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Walker Percy, Obl.S.B. (May 28, 1916 – May 10, 1990) was an American writer, whose interests included philosophy and semiotics. Percy is known for his philosophical novels set in and around New Orleans, the first of which, The Moviegoer, won the U.S. National Book Award for Fiction.[1] Trained as a physician at Columbia University, Percy decided to instead become a writer following a bout of tuberculosis. He devoted his literary life to the exploration of "the dislocation of man in the modern age."[2] His work displays a combination of existential questioning, Southern sensibility, and deep Catholic faith. He had a lifelong friendship with author and historian Shelby Foote. Percy spent much of his life in Covington, Louisiana, where he died of prostate cancer in 1990.

Walker Percy
Percy in 1987
Percy in 1987
Born(1916-05-28)May 28, 1916
Birmingham, Alabama, U.S.
DiedMay 10, 1990(1990-05-10) (aged 73)
Covington, Louisiana, U.S.
OccupationWriter
NationalityAmerican
Alma materUniversity of North Carolina at Chapel Hill (B.A.)
Columbia University (M.D.)
Period1961–1990
GenrePhilosophical novelist, memoir, essays
Literary movementSouthern Gothic
Notable worksThe Moviegoer
Spouse
Mary Bernice Townsend (m. 1946)
Children2
RelativesWilliam Alexander Percy

Contents

Early life and educationEdit

Percy was born on May 28, 1916 in Birmingham, Alabama, as the first of three boys to LeRoy Pratt Percy and Martha Susan Phinizy.[3] His father's Mississippi Protestant family included his great-uncle LeRoy Percy, a U.S. Senator, and LeRoy Pope Percy, a Civil War hero. In February 1917, Percy's grandfather committed suicide.

In 1929, when Percy was 13, his father committed suicide.[3] His mother took the family to live at her own mother's home in Athens, Georgia. Two years later, Percy's mother died when she drove a car off a country bridge and into Deer Creek near Leland, Mississippi, where they were visiting. Percy regarded this death as another suicide.[4] Walker and his two younger brothers, LeRoy (Roy) and Phinizy (Phin), were taken in by their first cousin once removed William Alexander Percy, a bachelor lawyer and poet living in Greenville, Mississippi.

Percy was raised as an agnostic, though he was nominally affiliated with a theologically liberal Presbyterian church.[5] William Percy introduced him to many writers and poets.[6]

Percy attended Greenville High School and the University of North Carolina at Chapel Hill, where he majored in chemistry and joined the Xi chapter of Sigma Alpha Epsilon fraternity. He wrote essays and book reviews for the school's Carolina Magazine. He graduated with a B.A. in 1937.[7]

Friendship with Shelby FooteEdit

After moving to Greenville, Mississippi in 1930, Walker Percy was introduced by William Percy to a neighboring youth his own age, Shelby Foote, who became his lifelong best friend. As young men, Percy and Foote decided to pay their respects to William Faulkner by visiting him in Oxford, Mississippi. But when they arrived at his home, Percy was so in awe of the literary giant that he could not bring himself to speak to him. He later recounted how he could only sit in the car and watch while Foote and Faulkner had a lively conversation on the porch.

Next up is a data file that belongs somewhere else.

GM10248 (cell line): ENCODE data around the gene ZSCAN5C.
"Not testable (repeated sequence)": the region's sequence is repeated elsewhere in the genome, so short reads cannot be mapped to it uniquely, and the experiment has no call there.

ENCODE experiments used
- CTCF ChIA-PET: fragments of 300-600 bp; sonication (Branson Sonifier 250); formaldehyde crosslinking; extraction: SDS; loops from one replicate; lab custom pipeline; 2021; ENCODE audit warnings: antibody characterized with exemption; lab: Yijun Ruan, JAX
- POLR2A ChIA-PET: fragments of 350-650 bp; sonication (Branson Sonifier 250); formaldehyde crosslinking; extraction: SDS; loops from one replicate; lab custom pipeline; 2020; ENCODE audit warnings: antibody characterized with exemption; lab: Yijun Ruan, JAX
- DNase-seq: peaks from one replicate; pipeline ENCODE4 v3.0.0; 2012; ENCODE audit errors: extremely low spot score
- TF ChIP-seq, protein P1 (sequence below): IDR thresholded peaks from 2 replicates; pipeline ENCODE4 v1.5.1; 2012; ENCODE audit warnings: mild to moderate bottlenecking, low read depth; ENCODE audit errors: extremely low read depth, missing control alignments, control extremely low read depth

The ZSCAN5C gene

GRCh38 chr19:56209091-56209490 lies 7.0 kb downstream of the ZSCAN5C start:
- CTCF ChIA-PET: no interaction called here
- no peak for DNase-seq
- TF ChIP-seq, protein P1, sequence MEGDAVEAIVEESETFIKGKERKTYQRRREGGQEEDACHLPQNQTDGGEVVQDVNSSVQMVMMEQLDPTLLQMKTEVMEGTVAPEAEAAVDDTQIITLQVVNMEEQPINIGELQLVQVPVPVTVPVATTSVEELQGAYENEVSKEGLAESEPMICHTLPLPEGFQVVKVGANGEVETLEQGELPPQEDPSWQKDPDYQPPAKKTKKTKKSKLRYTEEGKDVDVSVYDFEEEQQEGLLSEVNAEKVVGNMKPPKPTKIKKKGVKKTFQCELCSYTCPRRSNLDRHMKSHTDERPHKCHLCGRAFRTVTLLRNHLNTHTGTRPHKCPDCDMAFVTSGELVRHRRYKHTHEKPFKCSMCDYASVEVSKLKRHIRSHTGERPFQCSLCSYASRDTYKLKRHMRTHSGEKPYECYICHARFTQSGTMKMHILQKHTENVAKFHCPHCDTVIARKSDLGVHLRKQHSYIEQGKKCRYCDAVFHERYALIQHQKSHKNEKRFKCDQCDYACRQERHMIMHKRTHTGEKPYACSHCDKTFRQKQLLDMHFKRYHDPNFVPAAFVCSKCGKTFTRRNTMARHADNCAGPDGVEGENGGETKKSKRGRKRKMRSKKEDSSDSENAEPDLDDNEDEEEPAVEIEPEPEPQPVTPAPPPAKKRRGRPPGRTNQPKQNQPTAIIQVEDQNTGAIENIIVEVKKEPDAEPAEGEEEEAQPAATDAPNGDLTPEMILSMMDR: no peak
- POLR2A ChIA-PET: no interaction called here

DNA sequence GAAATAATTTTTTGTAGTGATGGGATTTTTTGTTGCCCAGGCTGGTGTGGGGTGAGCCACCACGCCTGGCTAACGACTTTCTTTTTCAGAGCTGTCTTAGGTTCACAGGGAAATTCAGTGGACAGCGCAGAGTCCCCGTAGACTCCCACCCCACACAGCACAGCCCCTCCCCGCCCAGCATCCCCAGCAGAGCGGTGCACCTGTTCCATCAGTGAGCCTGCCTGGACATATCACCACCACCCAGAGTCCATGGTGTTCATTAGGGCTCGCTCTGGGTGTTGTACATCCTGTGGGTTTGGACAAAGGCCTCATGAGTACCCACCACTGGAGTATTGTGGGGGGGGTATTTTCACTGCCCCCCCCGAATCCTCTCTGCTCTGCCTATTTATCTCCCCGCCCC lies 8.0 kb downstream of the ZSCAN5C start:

The two were classmates at both Greenville High School and the University of North Carolina at Chapel Hill. Although Foote was not permitted to join Percy's fraternity due to his partly Jewish heritage, he and Percy stayed close friends during their two overlapping years. Foote and Percy went on dates together, made ritual trips to nearby Durham, North Carolina in search for drink and women, and even journeyed to New York City during one of their semester breaks. When Percy graduated in 1937, Foote dropped out and returned to Greenville.[8]

In the late 1940s, Percy and Foote began a correspondence that lasted until Percy’s death in 1990. A collection of their correspondence was published in 1996.[9]

Medical training and tuberculosisEdit

 
The Adirondack Mountains, where Percy spent time recovering from tuberculosis

Percy received an M.D. from Columbia University's College of Physicians and Surgeons in New York City in 1941, intending to become a psychiatrist.[3] In New York, he spent five days a week in psychoanalysis with Dr. Janet Rioch, to whom he was referred by Harry Stack Sullivan, a friend of Uncle Will's. After three years, he decided to quit the psychoanalysis and later reflected on his treatment as inconclusive.[10] Percy became an intern at Bellevue Hospital in Manhattan in 1942, but contracted tuberculosis the same year while performing an autopsy at Bellevue.[11] At the time, there was no known treatment for the disease other than rest. While he only had a "minimal lesion"[12] that caused him little pain, he was forced to abandon his medical career and leave the city. Percy spent several years recuperating at the Trudeau Sanitorium in Saranac Lake, New York, located in the Adirondack Mountains of Upstate New York. He spent his time sleeping, reading, and listening to his radio to hear updates about World War II. He was envious of his brothers, who were both enlisted in the war and fighting overseas.[13] During this period, Percy made use of Trudeau's Mellon Library, which held over seven thousand titles. He read the works of Danish existentialist philosopher Søren Kierkegaard, Fyodor Dostoevsky, Jean-Paul Sartre, Franz Kafka, and Thomas Mann. He began to question the ability of science to explain the basic mysteries of human existence. He was influenced by the example of one of his college roommates, and began to rise daily at dawn and go to Mass.[14][15]